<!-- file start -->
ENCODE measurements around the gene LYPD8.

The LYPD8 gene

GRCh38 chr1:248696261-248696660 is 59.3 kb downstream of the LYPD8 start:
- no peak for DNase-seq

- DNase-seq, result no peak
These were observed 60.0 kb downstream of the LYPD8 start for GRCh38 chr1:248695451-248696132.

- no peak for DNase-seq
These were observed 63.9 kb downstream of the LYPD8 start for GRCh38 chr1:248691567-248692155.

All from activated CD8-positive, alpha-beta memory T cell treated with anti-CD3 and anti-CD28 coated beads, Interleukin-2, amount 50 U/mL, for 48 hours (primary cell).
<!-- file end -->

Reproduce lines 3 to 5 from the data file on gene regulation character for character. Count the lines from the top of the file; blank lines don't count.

GRCh38 chr1:248696261-248696660 is 59.3 kb downstream of the LYPD8 start:
- no peak for DNase-seq

- DNase-seq, result no peak